Why did the duck cross the road? Because the wind balut it across. Tonight we went to dinner with Boy Valenci the vice-president of Risen Savior Missions (RSM)-Philippines. He and his wife Virgie have been working with Jerry from the very beginning. They live in Manila and personally manage over 100 feeding sites and oversee another 400. In the early days, Jerry would ship balikbayan (buh-lik-buh-yun) boxes full of Manna Pack Rice. An extra large balikbayan box is 24” x 18” x 24”. Jerry could ship 200 meals in a box. Now he is shipping complete containers with 272,000 meals.
Last year when we traveled to the Philippines, Boy introduced me to the fine art of eating Balut (bah-loot). Balut is a duck egg with the embryo already formed inside. It is considered a delicacy in the Philippines. It takes courage to eat one of these. There are different stages of balut. If you get an egg that is in the early stages the beak will not be well formed. Balut it the later stages, 22 days, will be dark looking with feathers.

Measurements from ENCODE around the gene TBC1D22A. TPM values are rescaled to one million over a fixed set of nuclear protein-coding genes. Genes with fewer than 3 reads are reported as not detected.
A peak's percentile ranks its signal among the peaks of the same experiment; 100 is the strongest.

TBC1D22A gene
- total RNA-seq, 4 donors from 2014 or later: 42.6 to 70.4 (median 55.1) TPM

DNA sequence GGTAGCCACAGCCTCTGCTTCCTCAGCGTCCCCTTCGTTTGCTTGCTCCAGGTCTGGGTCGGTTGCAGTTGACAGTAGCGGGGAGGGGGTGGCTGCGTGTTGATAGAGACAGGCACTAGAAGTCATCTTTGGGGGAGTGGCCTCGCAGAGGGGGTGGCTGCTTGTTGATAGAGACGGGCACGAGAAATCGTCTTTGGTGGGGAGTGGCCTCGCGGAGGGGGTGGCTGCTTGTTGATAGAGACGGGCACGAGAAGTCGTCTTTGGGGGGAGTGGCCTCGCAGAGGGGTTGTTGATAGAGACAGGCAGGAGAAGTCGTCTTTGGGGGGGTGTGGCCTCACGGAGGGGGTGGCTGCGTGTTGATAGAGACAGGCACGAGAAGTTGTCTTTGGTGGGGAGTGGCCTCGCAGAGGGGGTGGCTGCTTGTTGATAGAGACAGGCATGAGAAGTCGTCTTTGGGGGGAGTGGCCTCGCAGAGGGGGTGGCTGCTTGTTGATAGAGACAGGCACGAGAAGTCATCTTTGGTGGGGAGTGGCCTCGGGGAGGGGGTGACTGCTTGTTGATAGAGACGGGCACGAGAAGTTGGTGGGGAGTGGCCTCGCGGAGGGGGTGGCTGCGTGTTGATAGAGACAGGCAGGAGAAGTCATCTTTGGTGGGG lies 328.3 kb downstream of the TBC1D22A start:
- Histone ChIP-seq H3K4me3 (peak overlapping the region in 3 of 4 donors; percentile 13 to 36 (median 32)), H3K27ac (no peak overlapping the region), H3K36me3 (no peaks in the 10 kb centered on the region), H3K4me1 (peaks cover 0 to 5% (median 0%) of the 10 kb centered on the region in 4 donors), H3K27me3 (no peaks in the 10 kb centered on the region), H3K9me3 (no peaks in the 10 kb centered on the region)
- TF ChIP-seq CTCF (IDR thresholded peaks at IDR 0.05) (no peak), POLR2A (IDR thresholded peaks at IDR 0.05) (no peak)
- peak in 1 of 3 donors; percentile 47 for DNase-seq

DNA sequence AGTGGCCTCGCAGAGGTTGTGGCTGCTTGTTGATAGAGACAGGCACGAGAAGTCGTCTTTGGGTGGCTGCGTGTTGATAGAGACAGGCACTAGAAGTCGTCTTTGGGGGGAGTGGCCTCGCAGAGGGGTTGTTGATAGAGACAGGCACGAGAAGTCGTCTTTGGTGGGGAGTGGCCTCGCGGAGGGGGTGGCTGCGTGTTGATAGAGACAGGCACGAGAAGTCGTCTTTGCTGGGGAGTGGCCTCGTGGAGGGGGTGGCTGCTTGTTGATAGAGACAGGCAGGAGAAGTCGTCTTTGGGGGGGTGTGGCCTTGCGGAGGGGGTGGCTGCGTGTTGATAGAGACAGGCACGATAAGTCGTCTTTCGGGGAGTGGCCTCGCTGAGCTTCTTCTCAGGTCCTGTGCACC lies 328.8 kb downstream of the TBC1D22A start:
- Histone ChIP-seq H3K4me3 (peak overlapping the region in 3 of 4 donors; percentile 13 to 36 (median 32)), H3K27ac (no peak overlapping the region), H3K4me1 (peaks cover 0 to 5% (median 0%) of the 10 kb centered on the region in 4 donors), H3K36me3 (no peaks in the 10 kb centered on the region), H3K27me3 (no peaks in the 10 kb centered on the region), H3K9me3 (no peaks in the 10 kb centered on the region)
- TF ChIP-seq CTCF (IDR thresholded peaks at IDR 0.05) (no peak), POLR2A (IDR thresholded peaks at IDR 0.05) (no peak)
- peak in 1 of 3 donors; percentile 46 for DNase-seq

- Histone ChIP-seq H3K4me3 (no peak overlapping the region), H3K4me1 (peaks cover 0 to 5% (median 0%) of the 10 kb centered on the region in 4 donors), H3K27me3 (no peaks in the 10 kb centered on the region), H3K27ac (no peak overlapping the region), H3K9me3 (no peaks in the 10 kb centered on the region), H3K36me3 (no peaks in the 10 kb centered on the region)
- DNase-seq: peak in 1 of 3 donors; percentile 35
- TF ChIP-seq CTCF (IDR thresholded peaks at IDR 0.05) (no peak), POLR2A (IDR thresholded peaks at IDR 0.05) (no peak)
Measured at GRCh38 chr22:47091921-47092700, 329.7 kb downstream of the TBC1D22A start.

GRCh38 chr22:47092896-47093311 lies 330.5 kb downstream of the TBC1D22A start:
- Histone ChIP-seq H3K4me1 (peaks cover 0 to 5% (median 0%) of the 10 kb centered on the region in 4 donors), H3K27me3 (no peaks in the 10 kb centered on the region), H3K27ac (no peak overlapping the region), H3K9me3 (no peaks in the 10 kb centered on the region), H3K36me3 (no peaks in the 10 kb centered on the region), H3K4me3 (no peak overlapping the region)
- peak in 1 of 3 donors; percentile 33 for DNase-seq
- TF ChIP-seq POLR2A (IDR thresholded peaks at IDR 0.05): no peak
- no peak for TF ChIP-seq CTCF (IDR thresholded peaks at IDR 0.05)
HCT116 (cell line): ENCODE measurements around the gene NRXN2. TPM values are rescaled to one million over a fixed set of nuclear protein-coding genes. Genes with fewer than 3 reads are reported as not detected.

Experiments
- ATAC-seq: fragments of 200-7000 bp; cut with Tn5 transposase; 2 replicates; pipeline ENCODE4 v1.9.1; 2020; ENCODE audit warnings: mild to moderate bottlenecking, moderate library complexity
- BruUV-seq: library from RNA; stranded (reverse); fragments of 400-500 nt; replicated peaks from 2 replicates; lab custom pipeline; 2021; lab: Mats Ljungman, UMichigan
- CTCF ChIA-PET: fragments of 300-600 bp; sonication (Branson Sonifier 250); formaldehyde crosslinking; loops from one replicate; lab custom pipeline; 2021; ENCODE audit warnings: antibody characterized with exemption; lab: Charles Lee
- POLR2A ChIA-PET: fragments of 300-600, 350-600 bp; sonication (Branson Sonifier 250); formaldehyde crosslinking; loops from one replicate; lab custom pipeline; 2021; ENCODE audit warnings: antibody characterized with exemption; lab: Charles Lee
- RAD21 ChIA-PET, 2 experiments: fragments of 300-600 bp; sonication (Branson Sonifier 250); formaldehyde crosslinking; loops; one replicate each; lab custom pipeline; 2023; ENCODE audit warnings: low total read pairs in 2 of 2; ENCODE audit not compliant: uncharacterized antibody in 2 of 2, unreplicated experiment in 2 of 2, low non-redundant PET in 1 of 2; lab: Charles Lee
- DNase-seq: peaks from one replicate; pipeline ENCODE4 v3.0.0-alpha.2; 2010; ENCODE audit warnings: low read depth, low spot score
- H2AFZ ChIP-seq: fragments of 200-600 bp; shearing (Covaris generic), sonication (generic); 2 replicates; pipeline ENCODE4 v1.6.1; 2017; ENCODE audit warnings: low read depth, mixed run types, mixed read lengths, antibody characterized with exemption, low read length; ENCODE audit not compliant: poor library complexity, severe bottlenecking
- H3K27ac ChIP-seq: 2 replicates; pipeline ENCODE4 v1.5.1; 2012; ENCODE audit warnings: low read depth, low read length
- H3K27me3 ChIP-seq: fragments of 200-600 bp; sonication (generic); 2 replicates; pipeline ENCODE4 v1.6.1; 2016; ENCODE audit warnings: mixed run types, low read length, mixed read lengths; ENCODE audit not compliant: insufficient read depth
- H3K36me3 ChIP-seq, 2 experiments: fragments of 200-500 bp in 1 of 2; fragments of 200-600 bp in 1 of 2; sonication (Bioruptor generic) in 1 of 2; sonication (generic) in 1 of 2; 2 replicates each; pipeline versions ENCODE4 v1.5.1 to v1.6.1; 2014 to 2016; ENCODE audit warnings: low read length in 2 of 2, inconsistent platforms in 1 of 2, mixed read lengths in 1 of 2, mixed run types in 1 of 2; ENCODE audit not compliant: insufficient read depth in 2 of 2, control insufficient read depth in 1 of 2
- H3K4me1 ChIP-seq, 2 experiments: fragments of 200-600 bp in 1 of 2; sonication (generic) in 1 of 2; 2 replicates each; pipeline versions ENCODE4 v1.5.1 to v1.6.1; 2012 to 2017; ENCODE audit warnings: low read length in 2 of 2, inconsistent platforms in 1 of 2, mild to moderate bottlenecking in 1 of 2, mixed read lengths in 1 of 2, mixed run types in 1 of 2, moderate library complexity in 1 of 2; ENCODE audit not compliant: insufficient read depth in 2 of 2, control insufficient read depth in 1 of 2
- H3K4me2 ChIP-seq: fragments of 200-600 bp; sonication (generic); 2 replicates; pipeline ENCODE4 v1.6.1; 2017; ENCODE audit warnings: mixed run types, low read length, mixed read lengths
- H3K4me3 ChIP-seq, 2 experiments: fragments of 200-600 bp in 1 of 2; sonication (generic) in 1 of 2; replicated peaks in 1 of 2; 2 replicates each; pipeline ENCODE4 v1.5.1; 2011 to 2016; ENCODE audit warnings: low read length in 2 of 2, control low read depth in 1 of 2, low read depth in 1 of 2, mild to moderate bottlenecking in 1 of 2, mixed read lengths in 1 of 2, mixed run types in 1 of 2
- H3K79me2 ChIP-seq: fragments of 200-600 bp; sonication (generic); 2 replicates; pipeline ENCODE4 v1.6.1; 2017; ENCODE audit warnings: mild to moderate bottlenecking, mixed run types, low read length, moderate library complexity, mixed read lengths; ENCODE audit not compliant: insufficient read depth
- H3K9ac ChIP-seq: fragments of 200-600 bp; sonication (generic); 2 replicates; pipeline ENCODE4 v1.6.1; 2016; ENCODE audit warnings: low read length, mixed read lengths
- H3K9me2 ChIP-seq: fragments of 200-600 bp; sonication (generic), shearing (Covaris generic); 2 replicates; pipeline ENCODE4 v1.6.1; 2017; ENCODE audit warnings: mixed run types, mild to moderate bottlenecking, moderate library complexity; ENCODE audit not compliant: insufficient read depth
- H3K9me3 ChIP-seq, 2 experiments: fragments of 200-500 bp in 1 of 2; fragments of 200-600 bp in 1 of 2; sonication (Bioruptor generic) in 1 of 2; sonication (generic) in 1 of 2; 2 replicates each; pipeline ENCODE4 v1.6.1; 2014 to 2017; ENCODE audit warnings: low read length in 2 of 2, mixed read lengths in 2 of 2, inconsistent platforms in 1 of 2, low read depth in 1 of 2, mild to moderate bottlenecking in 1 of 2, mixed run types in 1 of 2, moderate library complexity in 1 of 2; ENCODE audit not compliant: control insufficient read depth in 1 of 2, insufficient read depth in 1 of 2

The first step is to carefully open one end of the egg so I can drink the liquid inside. This is rather unnerving. I chip away at the end of the egg and try not to think about it too much.
Last year I was not able to drink the fluid. This time I drink it and follow with a beer chaser. It tasted a little like boiled feathers, but wasn’t too bad.
I then start opening the egg a little more to see how furry the duckling is. I luck out because this one doesn’t have the feathers on it yet. The yoke is still large and has not been used much by the duckling. I open the egg completely to reveal the prize inside.
Hmmm – this will take a little more time to convince myself to eat. “Excuse me waiter, could you please bring some salt and pepper? Salamat Poe! (Thank you). I salt and pepper the thing and then think that maybe I didn’t want to enhance the taste. I pick the duckling up with my fork. Bon appetite! I quickly swallow and follow with another beer chaser. Now I am a respected American visiting the Philippines.